The Thursday Takeaway
When the Angels took a 6-0 lead in the top of the third inning on Wednesday, then erased a thrilling Rangers comeback with a three-run top of the 10th, the five-game lead Texas carried into the four-game series was in jeopardy. Ron Washington’s team also seemed to be in trouble when Ryan Dempster, making his first start since being acquired at the deadline from the Cubs, allowed eight runs in 4 2/3 innings. But by surging to victory in the bottom of the 10th two days ago, and flexing their offensive muscle to the tune of a 15-run output last night, the Rangers have widened the American League West gap back to four.
The Angels outscored the Rangers 21-10 in the first two games of the series, and Albert Pujols hit a pair of homers in games two and three, but those feats matter little now. For the time being, a race that narrowed with Anaheim’s acquisition of Zack Greinke—especially coupled with a rash of injuries to Texas’ rotation—and that nearly became a dead heat with a devastating sweep in Arlington, is instead back to where it was before the series began.
The Rangers who took the field the past four days did not have the same aura of invincibility that they carried after a 17-6 April. Colby Lewis and Neftali Feliz are done for the season, and the pitching staff allowed 39 runs in the series. Josh Hamilton is slumping instead of hitting home runs, and Pujols has usurped his place as the division’s most fearsome slugger.
Two days ago, it was easy to mistake the now 60-43 Rangers, who are tied with the Yankees for the fewest losses in the American League, for a pretender. Wednesday’s extra-inning comeback and Thursday’s shelling of C.J. Wilson should serve as a reminder that, for all its flaws, Texas still fields one of the best teams in baseball.
What to Watch for This Weekend
- If, nine days ago, I had told you to pick the one American League team that would win its next seven games, the 43-57 Mariners might have been your last choice of the 14. Well, lo and behold, after completing a sweep of the Blue Jays on Wednesday, Eric Wedge’s team is now 50-57 and riding its longest winning streak of the season. Extending that run to eight will not be easy, because a date with CC Sabathia in the Bronx is next on their docket. The last-place Mariners will counter with Kevin Millwood, as they attempt to equal the second-place Angels’ longest winning streak of the season (Friday, 7:05 p.m. ET).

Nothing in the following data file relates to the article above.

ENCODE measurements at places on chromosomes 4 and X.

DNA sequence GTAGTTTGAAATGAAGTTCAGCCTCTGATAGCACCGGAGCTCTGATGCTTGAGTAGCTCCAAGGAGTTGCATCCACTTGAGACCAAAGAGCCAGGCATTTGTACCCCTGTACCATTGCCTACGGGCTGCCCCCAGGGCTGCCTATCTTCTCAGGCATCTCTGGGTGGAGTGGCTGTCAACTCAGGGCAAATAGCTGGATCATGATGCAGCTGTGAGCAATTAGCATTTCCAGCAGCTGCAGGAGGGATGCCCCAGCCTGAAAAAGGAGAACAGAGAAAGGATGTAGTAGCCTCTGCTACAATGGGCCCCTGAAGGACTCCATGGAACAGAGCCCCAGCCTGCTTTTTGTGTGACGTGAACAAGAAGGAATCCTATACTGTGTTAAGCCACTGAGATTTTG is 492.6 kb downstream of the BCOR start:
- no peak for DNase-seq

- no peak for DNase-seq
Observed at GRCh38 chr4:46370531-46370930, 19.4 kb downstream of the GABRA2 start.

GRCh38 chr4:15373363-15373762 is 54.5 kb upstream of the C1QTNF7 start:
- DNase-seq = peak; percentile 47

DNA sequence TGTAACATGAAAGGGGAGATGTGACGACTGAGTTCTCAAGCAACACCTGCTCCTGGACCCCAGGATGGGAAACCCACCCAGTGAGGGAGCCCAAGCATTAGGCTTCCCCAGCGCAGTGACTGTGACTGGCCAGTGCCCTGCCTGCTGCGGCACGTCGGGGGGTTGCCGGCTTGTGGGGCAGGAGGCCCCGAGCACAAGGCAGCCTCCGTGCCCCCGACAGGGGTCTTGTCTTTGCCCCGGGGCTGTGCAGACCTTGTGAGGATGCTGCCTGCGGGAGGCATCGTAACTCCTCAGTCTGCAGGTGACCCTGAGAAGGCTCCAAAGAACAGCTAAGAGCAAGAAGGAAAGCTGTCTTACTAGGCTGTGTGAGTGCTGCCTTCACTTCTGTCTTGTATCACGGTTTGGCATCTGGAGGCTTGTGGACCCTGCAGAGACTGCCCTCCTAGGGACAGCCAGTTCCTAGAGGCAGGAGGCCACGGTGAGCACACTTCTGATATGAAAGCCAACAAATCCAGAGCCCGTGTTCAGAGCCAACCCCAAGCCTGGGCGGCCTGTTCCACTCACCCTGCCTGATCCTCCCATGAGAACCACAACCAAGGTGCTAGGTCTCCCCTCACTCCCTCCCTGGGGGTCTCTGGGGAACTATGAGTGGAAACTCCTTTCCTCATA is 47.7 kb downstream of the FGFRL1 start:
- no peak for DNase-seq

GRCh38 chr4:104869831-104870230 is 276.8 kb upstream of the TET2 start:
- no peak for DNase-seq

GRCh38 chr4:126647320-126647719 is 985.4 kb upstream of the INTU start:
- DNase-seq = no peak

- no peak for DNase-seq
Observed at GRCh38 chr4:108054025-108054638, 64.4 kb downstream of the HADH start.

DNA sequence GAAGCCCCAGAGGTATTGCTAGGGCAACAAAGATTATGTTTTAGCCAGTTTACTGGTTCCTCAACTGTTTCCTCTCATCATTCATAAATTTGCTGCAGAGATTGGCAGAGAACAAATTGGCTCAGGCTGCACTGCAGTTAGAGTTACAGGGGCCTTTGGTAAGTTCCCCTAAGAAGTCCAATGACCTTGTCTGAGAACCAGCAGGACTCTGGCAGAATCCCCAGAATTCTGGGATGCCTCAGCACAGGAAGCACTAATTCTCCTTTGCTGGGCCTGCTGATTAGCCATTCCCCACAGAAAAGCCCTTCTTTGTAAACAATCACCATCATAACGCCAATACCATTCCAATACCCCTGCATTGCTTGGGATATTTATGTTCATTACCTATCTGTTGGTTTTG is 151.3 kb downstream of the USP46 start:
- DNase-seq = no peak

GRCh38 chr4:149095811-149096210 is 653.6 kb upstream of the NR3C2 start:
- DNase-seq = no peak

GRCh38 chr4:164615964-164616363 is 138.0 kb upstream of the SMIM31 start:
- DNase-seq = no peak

- Is the Matt Moore who dazzled last September back? The 22-year-old lefty’s last two starts would seem to say “yes,” as he has allowed only two runs over 14 1/3 innings, striking out 13 and walking two. That last number is important because it marks only the second time this season that Moore has walked two or fewer batters in consecutive starts. He will look to make it three in tonight’s series opener against the Orioles (Friday, 7:10 p.m. ET).
- The Angels are two games behind the White Sox in the loss column, so this weekend’s three-game series at U.S. Cellular Field could prove pivotal as the American League playoff races shake out. Mike Scioscia will turn to his new ace, Zack Greinke, in game one, sending the 28-year-old to the mound to face a familiar foe. Greinke just 7-10 with a 3.98 ERA in 22 career starts against the White Sox, but he does have ownage on Paul Konerko, who is just 9-for-62 with 17 strikeouts in their past meetings (Friday, 8:10 p.m. ET).
- Miguel Montero is batting .344/.455/.625 since the All-Star break, and his torrid hitting has helped the Diamondbacks to win nine of their last 12 games. Next up is a series in Philadelphia, where Arizona will take on a new-look lineup that no longer features Shane Victorino or Hunter Pence. The Phillies do still have Roy Halladay, but that will not intimidate Montero, who is 4-for-8 against him and will try to continue to push the D’backs toward the top of the National League West (Saturday, 7:05 p.m. ET).
- Cincinnati’s recent surge has left Pittsburgh 3 ½ games back in the National League Central, but this weekend’s series at Great American Ball Park gives Clint Hurdle’s team a golden opportunity to regain lost ground. The biggest concern for the Pirates may be James McDonald’s recent struggles—he has allowed four or more runs in each of his last four starts, after doing so only once in his first 15—and the culprit has been his control: The 27-year-old righty has walked 20 batters in 20 2/3 innings since the All-Star break after issuing just 31 free passes in 110 frames before it. McDonald is 5-1 with a 2.31 ERA in his 10 career outings against the Reds, so perhaps his game-two duel with Mike Leake will get him back on track (Saturday, 7:10 p.m. ET).
- The Indians are rapidly fading from the American League playoff picture, having lost six in a row and dropped to 50-55 on the season. They enter the upcoming three-game series at Comerica Park trailing the second-place Tigers by five games and the first-place White Sox by 7 ½, making a series win crucial to their dwindling postseason hopes. That means Carlos Santana, who has actually enjoyed his best run of the season during the Tribe’s recent plunge, needs to stay hot in Detroit. His biggest challenge will come in the series finale, as the switch-hitting catcher is just 1-for-18 lifetime against Tigers starter Max Scherzer (Sunday, 1:05 p.m. ET).